Loss of Flight 17 over Ukraine

By ThinkReliability Staff

On July 17, 2014, Malaysian Airlines flight 17 was shot down 33,000′ above Ukraine by a surface-to-air missile.   The issue can be looked at in a Cause Map, or visual root cause analysis. Clearly the primary impact to the goals in this case was the death of all 298 passengers and crew members on the plane. Next the Cause Map is built by developing the cause-and-effect relationships by asking “Why” questions.

While there are multiple issues that can be discussed related to why the missile was fired at the plane, the solutions that would result in missiles not being fired are outside the sphere of influence of most (if not all) of us. Focusing on the solutions that are within the sphere of influence of airlines, regulatory bodies, and even individual passengers allows the most effective use of time.

For this reason, we will focus on why the plane was in the area. The route that planes take is generally determined by wind, weather and congestion. There are also areas where airspace is restricted. At the time Flight 17 flew over Ukraine, the restricted airspace over the area ended at 32,000′. Just a week prior a military transport plane was shot down at 21,000′. However, the primary concern at the time was shoulder-fired missiles which generally have a range much less than 32,000′.

Beyond the political questions of what to do about an unprovoked attack on a commercial airline, airlines, their regulatory bodies, and even passengers are trying to determine how they can stay safe while flying near or through one of the 41 currently designated “kinetic conflicts” (essentially areas where people are shooting at each other, causing a potential risk to planes, though generally not those flying at typical levels of commercial airliners).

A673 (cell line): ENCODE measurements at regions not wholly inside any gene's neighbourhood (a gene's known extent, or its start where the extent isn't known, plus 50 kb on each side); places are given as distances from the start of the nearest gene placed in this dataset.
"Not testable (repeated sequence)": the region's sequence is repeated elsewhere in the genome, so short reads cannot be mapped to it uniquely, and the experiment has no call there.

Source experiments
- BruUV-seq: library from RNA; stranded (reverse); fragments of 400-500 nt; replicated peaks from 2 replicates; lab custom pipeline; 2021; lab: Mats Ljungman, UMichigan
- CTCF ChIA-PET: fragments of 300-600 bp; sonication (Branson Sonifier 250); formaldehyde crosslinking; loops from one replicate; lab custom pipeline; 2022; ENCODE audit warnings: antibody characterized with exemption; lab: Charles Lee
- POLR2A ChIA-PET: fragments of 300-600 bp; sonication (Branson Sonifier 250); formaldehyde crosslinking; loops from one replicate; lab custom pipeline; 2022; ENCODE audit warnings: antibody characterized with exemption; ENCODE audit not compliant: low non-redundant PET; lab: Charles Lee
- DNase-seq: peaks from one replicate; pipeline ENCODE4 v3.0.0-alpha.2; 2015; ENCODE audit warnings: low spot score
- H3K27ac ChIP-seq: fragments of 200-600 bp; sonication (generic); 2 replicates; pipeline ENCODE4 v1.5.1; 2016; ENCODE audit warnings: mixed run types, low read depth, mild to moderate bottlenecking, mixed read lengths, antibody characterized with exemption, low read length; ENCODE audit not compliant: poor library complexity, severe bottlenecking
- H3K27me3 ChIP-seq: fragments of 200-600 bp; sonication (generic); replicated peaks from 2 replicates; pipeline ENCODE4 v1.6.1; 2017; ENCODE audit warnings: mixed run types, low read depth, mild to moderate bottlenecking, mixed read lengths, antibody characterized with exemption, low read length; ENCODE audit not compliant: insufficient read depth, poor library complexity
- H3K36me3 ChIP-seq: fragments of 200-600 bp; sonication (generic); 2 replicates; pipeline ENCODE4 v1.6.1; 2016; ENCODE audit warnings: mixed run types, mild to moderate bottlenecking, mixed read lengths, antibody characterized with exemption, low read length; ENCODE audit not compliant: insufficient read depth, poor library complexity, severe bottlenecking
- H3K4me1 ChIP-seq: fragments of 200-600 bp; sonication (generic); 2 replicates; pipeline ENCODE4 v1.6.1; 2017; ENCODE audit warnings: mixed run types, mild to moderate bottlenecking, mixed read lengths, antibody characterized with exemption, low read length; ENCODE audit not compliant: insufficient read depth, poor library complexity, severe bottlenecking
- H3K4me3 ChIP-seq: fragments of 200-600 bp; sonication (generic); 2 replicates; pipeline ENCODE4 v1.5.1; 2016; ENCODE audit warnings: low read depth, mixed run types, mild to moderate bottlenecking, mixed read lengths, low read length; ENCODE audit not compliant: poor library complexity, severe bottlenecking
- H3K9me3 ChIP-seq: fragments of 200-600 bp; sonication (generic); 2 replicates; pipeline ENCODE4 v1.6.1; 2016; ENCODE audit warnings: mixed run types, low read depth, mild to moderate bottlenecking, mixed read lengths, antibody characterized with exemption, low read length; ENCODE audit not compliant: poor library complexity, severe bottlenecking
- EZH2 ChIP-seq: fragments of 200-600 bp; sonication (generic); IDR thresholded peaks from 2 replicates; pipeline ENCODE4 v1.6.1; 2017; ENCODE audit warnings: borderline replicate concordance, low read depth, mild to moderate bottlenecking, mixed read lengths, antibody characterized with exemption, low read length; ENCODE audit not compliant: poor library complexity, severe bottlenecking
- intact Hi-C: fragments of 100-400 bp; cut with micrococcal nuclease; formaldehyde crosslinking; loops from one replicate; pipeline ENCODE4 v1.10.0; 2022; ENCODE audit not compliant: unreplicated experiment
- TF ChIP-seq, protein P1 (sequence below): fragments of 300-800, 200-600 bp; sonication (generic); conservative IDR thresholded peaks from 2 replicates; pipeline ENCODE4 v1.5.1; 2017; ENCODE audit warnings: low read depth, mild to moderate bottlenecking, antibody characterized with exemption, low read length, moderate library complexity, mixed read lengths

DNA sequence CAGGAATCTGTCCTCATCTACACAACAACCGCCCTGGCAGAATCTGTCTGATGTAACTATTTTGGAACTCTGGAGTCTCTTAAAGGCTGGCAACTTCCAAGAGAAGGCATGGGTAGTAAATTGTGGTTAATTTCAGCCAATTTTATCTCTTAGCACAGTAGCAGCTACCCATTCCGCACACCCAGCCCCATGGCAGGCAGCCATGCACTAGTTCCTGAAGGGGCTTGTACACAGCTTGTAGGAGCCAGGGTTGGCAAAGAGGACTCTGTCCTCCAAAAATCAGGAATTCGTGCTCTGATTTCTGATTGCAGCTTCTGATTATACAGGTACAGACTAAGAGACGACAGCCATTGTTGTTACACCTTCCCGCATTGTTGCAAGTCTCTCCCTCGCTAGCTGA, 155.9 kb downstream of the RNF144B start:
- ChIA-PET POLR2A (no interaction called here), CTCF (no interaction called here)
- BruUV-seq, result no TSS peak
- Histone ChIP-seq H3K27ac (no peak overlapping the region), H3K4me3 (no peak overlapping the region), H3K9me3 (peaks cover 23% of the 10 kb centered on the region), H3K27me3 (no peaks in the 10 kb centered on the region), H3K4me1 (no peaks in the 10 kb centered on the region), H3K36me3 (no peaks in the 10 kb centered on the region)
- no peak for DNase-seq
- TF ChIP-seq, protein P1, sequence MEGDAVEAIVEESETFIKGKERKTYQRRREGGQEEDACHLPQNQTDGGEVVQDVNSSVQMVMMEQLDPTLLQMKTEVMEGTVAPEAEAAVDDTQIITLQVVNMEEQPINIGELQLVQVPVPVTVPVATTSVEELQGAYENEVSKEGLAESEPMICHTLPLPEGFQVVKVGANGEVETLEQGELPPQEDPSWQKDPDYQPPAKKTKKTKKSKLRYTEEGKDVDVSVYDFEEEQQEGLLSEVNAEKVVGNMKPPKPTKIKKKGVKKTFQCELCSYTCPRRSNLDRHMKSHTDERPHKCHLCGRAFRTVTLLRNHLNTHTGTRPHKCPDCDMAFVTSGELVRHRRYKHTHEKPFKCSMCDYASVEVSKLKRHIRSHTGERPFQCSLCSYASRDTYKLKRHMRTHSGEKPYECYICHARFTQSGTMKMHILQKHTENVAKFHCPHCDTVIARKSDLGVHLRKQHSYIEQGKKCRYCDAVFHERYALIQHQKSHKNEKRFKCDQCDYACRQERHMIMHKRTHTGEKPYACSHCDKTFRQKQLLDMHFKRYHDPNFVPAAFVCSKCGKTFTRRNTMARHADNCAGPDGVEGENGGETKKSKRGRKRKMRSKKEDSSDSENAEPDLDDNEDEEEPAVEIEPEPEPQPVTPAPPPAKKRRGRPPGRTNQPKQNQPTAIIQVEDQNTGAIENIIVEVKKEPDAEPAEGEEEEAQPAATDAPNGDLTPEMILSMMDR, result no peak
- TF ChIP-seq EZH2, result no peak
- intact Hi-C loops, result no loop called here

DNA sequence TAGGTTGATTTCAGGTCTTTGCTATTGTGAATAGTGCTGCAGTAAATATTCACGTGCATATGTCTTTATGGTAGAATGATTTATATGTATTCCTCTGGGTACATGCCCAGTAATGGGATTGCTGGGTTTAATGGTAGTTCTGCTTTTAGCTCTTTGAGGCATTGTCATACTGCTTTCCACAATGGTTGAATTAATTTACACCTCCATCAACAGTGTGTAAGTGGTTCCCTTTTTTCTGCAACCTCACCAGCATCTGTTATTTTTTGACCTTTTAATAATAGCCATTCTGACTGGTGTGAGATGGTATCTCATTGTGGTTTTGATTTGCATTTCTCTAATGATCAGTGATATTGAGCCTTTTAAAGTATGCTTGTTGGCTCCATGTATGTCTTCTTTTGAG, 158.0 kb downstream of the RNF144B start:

Regulatory bodies, including the International Civil Aviation Organization (ICAO, the air-safety arm of the United Nations), are now looking at “the respective roles of states, airlines and international organizations for assessing the risk of airspace affected by armed conflict.” Currently each government determines the risk and whether airspace should be restricted. Air-safety experts say Ukraine’s restrictions weren’t unusual. Says air-safety consultant John Cox, “There has never been an airliner shot down from a surface-to-air missile at this kind of altitude. The threat has always been a shoulder-fired missile from insurgents.”

Individual airlines are also considering what they can do to reduce their risk. Some airlines are even considering antimissile devices, which use laser beams to draw heat-seeking missiles away from the plane itself. However, these are only effective against shoulder-fired heat-seeking missiles, not the type of missile that brought down flight 17. While many countries use these types of protection for their military planes, only Israel has required their use on commercial airliners.

For individual passengers who are concerned about the route their plane may be taking, flight-tracking services will allow them to see the flight paths of the most recent flights. However, because of gaps in coverage, flight paths over certain areas (such as over North Korea) may not be accurate. Airlines are being pressured to release their typical flight paths.

Even with the attack on flight 17 and the loss of two other planes (TransAsia Airways 222 and Air Algerie flight 5017 crashed on July 23 and July 24th, respectively, both in remote areas in poor weather), industry experts assure passengers that flying is still safe and that crashes are declining worldwide. The aviation accident rate is 2.8 per one million departures, the lowest since ICAO started tracking numbers. So far in 2014 there have been 70 commercial-plane crashes compared to 81 for the comparable period last year. (There were a total of 90 commercial flight crashes in 2013, compared to 99 in 2012 and 118 in 2011.) According to director of safety at aviation consultancy Ascend, “Having three accidents together doesn’t tell you anything about safety. It’s about the long-term trend. Airline safety is improving, and it is generally improving faster than the industry is expanding.”

To view the outline, Cause Map, and solutions, please click on “Download PDF” above. Read about more aviation safety incidents:

Malaysian Airlines Flight 370

Air Traffic Control system confusion affects hundreds of flights

Smoke at FAA facility results in flight disruptions

Asiana flight 214